posted by fooljay at 11:02 AM on July 11, 2001

My god, can't anyone keep a hoax going? What's wrong with all of these liars? What's with the need to confess? I'm tired of the lack of commitment nowadays. Why, when I was a kid, if you were going to lie, you stuck to it, for better or for worse.

All he's asking for now is for people to say "THAT was Gorgeous Guy? I don't think he even rates a Really Cute Guy."

Actually, when I read the original story, I felt kind of sorry for him and all the unwanted attention. I guess now I don't have to waste my time. Phew.
posted by witchstone at 11:02 AM on July 11, 2001

More details about the hoax are available in this USA Today article. Weblogger Mat Honan of honan.net broke the story.
posted by waxpancake at 11:04 AM on July 11, 2001

we're hearing so much about this kind of thing for two reasons:
1) it's always interesting when someone pulls off a hoax
2) the internet is new, and society as a whole still mistrusts the medium. these cautionary tales will appear probably until the next generation, for whom the medium is ubiquitous, takes over.

but hoaxes are nothing new.

follow me here linked this week to a NYT review of a book that explores the life of a man who lived an almost unbelievable hoax.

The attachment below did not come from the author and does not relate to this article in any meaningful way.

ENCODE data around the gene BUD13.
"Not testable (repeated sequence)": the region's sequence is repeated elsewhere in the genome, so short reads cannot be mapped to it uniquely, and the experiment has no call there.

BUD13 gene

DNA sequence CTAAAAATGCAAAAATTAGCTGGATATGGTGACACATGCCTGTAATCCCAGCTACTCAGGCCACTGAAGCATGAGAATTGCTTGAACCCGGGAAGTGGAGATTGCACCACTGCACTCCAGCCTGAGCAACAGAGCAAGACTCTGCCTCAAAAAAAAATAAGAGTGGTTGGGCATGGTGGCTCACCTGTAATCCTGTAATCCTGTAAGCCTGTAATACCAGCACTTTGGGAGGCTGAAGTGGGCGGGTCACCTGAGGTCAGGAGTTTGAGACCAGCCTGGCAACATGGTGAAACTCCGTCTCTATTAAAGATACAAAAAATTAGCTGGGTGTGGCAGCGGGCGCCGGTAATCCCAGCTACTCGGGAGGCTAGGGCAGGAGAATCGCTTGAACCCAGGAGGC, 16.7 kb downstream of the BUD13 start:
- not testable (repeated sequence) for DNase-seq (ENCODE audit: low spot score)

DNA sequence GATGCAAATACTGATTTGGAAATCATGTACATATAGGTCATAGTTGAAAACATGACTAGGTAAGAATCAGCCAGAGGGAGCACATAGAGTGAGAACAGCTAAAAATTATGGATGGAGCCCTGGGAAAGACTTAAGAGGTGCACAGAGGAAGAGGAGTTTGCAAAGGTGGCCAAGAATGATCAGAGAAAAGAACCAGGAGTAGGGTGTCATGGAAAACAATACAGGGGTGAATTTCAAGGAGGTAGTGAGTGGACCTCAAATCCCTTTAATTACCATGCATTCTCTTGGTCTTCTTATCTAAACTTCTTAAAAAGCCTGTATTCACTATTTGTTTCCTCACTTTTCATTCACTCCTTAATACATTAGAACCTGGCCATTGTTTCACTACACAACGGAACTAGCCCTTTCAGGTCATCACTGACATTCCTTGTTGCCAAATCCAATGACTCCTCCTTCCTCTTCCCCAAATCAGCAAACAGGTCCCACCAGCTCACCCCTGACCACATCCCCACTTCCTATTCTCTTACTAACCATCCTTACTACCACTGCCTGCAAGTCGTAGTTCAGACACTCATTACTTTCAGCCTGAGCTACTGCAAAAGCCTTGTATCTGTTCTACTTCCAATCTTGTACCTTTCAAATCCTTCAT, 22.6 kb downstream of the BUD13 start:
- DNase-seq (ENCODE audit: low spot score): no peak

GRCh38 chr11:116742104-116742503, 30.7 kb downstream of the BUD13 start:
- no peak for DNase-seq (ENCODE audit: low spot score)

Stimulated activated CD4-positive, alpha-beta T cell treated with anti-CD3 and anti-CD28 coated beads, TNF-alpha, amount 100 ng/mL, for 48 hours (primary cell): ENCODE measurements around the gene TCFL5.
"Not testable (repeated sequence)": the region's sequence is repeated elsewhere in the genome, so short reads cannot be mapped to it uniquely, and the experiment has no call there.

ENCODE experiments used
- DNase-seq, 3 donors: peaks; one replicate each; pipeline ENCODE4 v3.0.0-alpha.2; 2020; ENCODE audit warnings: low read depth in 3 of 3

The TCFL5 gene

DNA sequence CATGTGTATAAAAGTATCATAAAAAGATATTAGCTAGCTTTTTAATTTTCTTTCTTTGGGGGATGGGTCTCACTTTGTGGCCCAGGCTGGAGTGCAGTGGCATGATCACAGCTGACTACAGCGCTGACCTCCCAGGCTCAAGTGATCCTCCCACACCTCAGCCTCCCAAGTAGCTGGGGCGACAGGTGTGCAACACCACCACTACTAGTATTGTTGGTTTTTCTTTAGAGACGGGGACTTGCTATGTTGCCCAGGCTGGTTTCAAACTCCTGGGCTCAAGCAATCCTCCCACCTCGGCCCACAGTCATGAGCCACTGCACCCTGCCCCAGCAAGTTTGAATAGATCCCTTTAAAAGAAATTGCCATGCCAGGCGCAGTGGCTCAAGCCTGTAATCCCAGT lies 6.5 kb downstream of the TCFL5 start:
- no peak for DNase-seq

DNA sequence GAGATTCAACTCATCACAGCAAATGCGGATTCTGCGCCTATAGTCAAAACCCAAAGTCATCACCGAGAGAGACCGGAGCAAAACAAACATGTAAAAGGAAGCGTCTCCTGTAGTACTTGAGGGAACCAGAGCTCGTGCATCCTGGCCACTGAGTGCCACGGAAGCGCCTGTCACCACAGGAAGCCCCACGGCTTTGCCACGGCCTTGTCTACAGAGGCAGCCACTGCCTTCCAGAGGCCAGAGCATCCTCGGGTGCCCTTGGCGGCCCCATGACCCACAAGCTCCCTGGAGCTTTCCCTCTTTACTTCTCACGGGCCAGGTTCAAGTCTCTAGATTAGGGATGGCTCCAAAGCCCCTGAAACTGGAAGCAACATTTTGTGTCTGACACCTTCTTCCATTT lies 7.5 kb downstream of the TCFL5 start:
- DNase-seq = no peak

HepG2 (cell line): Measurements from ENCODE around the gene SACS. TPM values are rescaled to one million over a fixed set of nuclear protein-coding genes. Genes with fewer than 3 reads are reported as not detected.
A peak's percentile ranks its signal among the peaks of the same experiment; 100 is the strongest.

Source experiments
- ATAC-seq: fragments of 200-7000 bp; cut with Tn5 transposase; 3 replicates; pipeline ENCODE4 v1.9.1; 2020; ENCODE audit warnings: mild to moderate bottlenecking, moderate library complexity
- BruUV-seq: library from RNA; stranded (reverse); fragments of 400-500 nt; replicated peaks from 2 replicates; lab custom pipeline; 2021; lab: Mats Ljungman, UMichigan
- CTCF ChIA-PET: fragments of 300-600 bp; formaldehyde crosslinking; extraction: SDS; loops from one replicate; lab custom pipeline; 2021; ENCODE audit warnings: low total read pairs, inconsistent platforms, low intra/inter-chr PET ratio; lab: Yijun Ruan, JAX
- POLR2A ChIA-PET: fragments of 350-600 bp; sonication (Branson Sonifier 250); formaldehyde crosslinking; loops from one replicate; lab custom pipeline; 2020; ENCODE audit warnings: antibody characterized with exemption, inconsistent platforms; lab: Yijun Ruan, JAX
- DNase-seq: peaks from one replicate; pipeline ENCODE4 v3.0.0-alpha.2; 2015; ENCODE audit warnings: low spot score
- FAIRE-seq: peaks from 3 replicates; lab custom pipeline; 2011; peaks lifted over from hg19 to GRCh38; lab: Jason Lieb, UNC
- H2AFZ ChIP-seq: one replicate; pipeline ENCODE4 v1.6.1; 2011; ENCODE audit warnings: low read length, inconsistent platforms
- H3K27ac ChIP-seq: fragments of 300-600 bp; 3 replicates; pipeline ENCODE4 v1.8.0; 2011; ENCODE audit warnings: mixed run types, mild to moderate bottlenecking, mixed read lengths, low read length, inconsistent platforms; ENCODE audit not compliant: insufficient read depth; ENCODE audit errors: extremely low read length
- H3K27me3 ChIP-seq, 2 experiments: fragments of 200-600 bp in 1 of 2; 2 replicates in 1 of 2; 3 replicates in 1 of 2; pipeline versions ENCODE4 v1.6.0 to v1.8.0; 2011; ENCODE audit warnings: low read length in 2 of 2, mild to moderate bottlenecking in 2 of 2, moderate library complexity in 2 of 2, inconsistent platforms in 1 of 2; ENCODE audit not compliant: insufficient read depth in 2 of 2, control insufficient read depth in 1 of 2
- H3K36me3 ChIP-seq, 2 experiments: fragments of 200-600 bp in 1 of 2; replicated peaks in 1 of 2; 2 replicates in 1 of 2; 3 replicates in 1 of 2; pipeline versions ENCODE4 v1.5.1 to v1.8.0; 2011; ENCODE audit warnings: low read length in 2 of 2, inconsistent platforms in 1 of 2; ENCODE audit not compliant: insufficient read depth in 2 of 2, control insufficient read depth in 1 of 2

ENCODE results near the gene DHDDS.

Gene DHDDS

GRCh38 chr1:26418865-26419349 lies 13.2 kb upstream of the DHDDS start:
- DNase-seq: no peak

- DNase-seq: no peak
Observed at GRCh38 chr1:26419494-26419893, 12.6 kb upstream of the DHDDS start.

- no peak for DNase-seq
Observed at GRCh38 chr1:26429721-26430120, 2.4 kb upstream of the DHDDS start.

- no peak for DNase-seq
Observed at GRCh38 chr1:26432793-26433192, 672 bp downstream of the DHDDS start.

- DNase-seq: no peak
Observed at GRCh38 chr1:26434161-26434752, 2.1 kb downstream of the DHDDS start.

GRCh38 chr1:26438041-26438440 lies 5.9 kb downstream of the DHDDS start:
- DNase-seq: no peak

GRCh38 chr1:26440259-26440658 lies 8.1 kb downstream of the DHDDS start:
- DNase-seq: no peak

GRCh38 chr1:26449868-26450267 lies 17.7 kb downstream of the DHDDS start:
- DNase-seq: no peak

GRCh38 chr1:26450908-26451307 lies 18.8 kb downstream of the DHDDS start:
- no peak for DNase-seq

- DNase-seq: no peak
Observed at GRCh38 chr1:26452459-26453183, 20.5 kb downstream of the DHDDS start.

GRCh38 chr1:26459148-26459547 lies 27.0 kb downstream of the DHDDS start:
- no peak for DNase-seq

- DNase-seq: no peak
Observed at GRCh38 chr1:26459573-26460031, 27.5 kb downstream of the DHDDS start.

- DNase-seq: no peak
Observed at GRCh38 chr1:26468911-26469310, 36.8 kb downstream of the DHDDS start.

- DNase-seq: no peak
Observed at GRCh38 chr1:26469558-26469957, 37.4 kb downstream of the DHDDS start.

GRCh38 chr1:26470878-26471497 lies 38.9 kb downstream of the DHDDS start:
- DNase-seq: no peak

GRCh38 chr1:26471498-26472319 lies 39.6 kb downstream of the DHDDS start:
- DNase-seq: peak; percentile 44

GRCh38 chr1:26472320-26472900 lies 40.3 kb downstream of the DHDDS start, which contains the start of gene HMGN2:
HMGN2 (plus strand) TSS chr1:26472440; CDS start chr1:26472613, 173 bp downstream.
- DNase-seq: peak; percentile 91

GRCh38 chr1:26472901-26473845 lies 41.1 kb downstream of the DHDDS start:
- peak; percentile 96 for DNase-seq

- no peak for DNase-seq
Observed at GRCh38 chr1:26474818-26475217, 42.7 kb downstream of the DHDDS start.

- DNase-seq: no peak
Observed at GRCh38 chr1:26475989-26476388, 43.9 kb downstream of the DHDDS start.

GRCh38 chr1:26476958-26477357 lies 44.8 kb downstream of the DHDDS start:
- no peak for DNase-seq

from the article:
On Jan. 9, 1993, in a small French town, a respected doctor named Jean-Claude Romand killed his wife and their two children and then drove a few miles to his parents' home and killed them.
Emmanuel Carrère ... was fascinated by the case, not because of the murders but because Mr. Romand was not a doctor and had invented his entire life. It was a lie that he lived for 18 years.
turns out he spent every day sitting in a car in a parking lot.
posted by rebeccablood at 12:56 PM on July 11, 2001

Rebecca, where did his money come from?
posted by Steven Den Beste at 1:20 PM on July 11, 2001

It's in the article. He got it from his extended family.
posted by waxpancake at 1:38 PM on July 11, 2001

I don't think this is that much of a hoax. It seems to be that inventing your own celebrity is sort of in the spirit of American entrepreneurship. Heard of Angelene?
posted by amanda at 1:54 PM on July 11, 2001

Hey, inventing your own celebrity is different from a hoax.
posted by halcyon at 2:07 PM on July 11, 2001

no, no, halcyon: believing your own celebrity is different from a hoax. :)
posted by rebeccablood at 2:16 PM on July 11, 2001

That's nothing! I sit in my carrel all day and pretend to write a dissertation. Curse you, MeFi!
posted by mecran01 at 2:32 PM on July 11, 2001

Frank Abagnale Jr., famous con man and all around "freakin Genius" in my book, gets a movie made of his life story soon. Of course, the lead part being played by Leo DeCraprio upsets me a bit. It seems that the world loves a good con man.
posted by bradth27 at 3:30 PM on July 11, 2001

Always, the trust issues come up - how can I believe this is real? But the trick is to ask yourself, what has this person got to gain by making me believe their story? And if the gain is inconsequential, the story is more likely to be true.

If the gain is tangible, time to be more careful. "Kaycee" made money from her story, a very tangible benefit. "Gorgeous Guy" gained celebrity, another tangible benefit.

It isn't about being sceptical, or cynical, but about being aware - aware of what kind of power your belief in a story will give the teller of that story.
posted by kristin at 4:18 PM on July 11, 2001